• All in all, the postcolonial aid regime is characterized by a great number of international agencies providing foreign aid to the African countries almost at random, with minimal coordination and evaluation of the resulting outcomes. The inflow of foreign aid does not seem to be dependent on the performance of the African economies or on the African governments’ policies. The international community is committed to increase the supply of capital to Africa or to maintain existing levels of it in the foreseeable future regardless of the outcomes. The African governments develop a sense to entitlement to foreign aid.

The impact of postcolonial aid regime:

  • The practices on economic planning are soon deemed disappointing as no move is made towards replacing foreign aid with capital generated from domestic growth.

  • As a result, the international donors establish their own monitoring and evaluating agencies in order to escape the growing corruption and ineffectiveness of local governments. However:

    • These new structures undermine the authority of local governments,

    • Drain trained staff from the governmental institutions.

While some African governments try to establish domestic ministries to oversee and coordinate the inflow of foreign aid, they lack the skills and institutional capacity to effectively manage the enormous inflow of foreign assistance. Regardless, the foreign aid continues to arrive and the governments ultimately have no incentive to invest in more effective aid management systems.

  • Exception: Botswana. Aid is carefully integrated into the process of economic planning and development. The government demonstrates a sincere commitment to economic development (it is the least corrupt government in the region).

  • Overall, in the 1960s-1970s the foreign aid mainly fuels government consumption and arguably leads to a higher level of corruption among the African governments. “Voracity effect” – as the amount of incoming resources increases, so does the level of corruption. The domestic fiscal resources are exhausted and the motivation to seek donor support for the purposes of self-enrichment becomes more important than the pursuit of economic growth and development in the region.

Features of the adjustment regime:

  • Reasons for reforms:

    • Early 1980s – emerging economic crisis in Africa (due to international economic volatility of the late 1970’s), it is feared that Africa might default on its debt obligations.

    • Growing critique of the existing aid regime – the internal rate of return to development projects in Africa is lower than elsewhere in the world.

  • The African governments are blamed for the failure to successfully implement reforms. A program of structural adjustment is proposed that would involve a domestic policy reform and would focus on longer-term goals rather than merely short-term stabilization. The consensus among the international community is that structural adjustment is typically very destabilizing to the local governments. Therefore, increased inflows of foreign aid will be required.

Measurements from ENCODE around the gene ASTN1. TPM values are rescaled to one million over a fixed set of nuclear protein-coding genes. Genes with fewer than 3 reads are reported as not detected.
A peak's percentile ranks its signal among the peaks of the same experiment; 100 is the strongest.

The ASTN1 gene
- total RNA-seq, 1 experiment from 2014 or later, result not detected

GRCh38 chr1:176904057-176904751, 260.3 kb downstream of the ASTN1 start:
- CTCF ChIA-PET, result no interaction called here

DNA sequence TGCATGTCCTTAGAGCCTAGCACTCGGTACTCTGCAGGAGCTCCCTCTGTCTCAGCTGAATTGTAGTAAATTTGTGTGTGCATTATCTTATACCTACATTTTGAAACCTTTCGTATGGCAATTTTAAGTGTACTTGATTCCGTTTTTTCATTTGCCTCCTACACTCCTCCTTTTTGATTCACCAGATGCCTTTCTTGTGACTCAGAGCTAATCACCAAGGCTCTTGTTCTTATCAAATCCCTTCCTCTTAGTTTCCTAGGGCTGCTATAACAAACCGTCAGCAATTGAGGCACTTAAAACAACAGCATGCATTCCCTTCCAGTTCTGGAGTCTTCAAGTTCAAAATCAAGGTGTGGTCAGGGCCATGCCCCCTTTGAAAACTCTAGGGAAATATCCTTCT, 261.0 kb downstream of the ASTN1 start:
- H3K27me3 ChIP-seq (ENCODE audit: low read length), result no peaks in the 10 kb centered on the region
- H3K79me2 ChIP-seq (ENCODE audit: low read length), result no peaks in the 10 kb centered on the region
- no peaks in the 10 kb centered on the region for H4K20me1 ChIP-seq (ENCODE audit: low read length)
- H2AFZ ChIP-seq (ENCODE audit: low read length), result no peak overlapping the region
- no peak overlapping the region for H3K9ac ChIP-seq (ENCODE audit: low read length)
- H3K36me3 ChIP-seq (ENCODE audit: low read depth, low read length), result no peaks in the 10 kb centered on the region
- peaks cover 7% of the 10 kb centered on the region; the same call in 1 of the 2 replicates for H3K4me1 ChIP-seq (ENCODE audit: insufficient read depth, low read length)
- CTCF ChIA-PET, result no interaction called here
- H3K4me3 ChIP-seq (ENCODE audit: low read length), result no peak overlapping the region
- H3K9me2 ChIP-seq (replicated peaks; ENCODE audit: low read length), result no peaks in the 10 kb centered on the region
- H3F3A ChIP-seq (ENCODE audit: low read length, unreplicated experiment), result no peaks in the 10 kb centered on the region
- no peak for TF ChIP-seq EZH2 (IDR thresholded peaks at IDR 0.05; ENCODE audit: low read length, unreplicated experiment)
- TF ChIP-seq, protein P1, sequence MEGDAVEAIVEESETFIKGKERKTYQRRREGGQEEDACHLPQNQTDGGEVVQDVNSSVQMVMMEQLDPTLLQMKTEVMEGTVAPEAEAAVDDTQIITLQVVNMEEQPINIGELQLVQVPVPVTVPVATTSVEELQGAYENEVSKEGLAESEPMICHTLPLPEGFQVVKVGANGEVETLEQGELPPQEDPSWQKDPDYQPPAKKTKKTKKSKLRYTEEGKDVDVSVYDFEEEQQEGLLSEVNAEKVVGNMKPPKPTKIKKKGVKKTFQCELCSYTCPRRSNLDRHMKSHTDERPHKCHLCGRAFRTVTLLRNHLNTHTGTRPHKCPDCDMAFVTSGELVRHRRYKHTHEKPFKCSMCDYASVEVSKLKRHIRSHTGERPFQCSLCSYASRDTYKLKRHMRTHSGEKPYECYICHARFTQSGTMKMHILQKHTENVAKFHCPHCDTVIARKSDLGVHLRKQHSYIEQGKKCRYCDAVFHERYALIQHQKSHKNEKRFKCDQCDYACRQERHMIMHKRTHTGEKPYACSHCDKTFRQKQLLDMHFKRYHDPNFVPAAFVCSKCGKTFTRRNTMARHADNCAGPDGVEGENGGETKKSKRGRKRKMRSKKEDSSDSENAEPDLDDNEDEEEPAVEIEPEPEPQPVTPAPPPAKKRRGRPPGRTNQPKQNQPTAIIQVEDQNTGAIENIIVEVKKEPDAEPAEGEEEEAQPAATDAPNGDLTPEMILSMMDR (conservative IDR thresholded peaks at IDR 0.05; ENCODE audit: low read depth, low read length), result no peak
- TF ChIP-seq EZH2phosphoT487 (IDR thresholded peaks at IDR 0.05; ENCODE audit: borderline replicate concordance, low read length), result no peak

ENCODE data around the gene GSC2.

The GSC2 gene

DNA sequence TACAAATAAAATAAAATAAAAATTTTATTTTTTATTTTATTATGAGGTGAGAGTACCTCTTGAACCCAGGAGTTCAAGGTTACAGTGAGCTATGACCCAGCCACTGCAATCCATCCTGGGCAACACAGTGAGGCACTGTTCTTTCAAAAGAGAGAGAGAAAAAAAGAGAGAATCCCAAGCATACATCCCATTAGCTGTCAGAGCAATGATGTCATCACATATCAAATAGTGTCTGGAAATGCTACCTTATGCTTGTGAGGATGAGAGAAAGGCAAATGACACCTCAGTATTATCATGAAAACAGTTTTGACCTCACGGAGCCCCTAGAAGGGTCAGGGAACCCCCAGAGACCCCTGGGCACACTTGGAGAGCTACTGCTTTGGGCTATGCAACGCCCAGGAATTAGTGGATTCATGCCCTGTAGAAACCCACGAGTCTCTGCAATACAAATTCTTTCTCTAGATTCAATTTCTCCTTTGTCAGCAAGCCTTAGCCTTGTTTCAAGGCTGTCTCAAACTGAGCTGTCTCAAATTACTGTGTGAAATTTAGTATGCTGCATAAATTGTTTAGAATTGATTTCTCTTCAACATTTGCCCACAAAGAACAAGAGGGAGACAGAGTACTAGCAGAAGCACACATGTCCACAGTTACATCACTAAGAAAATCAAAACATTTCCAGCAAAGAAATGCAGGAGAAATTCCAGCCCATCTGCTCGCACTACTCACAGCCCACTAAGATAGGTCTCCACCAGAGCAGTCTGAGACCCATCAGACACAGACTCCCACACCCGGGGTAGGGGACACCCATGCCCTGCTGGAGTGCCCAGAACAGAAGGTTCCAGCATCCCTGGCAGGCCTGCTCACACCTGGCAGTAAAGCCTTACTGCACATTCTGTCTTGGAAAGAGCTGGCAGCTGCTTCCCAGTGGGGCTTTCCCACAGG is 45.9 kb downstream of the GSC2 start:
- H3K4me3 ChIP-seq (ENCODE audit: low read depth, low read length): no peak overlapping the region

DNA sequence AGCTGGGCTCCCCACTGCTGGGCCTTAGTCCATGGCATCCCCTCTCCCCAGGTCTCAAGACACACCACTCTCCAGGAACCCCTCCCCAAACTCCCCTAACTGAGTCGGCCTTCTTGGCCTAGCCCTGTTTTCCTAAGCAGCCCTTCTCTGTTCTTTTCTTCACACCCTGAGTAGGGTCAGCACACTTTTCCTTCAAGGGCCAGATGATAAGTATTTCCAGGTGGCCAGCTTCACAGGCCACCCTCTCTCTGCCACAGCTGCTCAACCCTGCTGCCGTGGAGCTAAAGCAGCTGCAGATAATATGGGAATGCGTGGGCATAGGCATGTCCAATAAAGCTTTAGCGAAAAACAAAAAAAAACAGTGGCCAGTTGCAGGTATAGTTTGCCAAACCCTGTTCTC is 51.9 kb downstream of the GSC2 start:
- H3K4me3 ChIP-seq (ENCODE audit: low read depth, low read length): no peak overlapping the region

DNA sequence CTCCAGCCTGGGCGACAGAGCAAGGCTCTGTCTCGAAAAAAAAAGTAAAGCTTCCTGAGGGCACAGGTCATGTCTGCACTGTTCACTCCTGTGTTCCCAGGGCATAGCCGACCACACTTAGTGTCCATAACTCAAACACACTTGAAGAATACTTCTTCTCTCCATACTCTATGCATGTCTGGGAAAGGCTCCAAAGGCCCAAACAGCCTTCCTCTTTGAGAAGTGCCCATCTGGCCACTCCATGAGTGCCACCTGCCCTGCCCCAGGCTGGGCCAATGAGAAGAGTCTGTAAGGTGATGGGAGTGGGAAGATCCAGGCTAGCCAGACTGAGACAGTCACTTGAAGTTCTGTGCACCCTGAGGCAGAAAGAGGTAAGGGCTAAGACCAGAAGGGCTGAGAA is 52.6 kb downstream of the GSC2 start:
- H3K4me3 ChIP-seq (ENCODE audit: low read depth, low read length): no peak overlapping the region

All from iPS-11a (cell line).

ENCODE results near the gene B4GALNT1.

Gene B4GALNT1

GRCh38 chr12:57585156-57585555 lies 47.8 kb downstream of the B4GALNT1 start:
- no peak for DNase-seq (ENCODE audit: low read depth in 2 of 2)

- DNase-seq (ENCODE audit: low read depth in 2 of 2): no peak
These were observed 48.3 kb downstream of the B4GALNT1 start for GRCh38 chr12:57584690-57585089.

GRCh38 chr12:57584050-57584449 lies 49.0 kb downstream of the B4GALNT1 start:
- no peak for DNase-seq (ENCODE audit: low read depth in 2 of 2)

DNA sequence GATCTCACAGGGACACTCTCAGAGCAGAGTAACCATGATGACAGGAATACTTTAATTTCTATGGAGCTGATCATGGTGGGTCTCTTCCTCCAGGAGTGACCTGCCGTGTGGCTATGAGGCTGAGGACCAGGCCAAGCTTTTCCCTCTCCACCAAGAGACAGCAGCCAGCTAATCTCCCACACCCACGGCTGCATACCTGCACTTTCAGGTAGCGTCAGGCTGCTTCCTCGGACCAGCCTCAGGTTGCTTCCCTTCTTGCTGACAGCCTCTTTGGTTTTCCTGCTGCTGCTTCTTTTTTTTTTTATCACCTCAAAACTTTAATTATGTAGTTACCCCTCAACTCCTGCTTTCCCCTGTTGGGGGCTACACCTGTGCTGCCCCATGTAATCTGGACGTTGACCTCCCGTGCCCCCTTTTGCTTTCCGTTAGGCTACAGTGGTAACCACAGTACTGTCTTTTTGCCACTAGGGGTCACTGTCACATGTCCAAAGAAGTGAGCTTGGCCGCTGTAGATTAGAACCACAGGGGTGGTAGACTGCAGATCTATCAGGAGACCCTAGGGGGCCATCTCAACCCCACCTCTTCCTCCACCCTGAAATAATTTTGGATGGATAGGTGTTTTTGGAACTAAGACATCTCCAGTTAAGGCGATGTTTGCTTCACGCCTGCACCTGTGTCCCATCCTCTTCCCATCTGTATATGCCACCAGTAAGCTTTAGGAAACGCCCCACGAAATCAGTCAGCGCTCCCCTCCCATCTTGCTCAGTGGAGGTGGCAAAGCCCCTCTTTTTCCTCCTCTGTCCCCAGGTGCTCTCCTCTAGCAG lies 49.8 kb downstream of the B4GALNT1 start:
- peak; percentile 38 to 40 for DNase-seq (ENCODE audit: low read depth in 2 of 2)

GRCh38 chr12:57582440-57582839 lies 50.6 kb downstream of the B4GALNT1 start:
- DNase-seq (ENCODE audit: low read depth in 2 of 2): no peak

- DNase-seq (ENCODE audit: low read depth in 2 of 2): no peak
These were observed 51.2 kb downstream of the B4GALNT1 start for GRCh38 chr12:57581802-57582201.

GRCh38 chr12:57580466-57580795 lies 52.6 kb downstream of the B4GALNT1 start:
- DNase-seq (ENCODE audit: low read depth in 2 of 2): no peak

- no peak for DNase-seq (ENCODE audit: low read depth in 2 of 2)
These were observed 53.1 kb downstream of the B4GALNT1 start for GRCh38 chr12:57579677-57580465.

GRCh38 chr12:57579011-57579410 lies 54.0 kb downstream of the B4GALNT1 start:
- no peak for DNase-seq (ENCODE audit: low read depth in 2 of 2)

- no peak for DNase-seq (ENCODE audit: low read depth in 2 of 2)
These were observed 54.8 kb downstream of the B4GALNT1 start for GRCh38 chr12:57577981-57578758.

• The donors introduce conditionality into the process of foreign aid: the governments agree to implement specific sets of reforms in exchange for the foreign aid. Donor management of the reform process became more intensive and increasingly invasive of government decision making. However, the rhetoric of conditionality leads to little action on the part of the donors when the conditions are not fulfilled. Regular rescheduling exercises became an almost annual ritual for many African countries and funds continue to come in regardless of the African governments’ actions. Once again, the governments have no incentive to change their policies since there are no repercussions or rewards forthcoming.

The impact of the adjustment regime:

  • Partial reforms are achieved with this new approach as well as relative political stability.

  • The emergence of aid dependency syndrome in the region – foreign aid constitutes a large share of GDP, the budget is largely financed by donors, many countries depend on the physical presence of donor organizations in the country for foreign exchange. Aid substitutes itself for core government tasks and the key government functions dealing with economic development and growth are dominated by foreign organizations dispersing the funds.

  • The adjustment regime is not a transparent process, it encourages closed style of decision making.

  • The regime leads to further decline of economic planning.

  • Ultimately, weak neopatrimonial governments remain in power.

Concluding remarks:

  • The mid-1990s are marked by the gradual breakdown in the adjustment regime since

    • The policy objectives have changed,

    • The end of the Cold War leads to a wave of democratization in Africa,

    • The amount of aid flowing into the region cannot increase indefinitely,

    • The criticism mounts due to the lack of clear success stories.

  • New development / funding policies by the international community emphasize institution building and the role of state, as well as local ownership and governance building. It is too soon to comment on the results of this new approach. The bottom line – for successful reforms to materialize the push ought to come from within the countries rather that be imposed by donors. The current wave of democratization represents that window of opportunity.

CHAPTER 6 Democratization and the Prospects for Change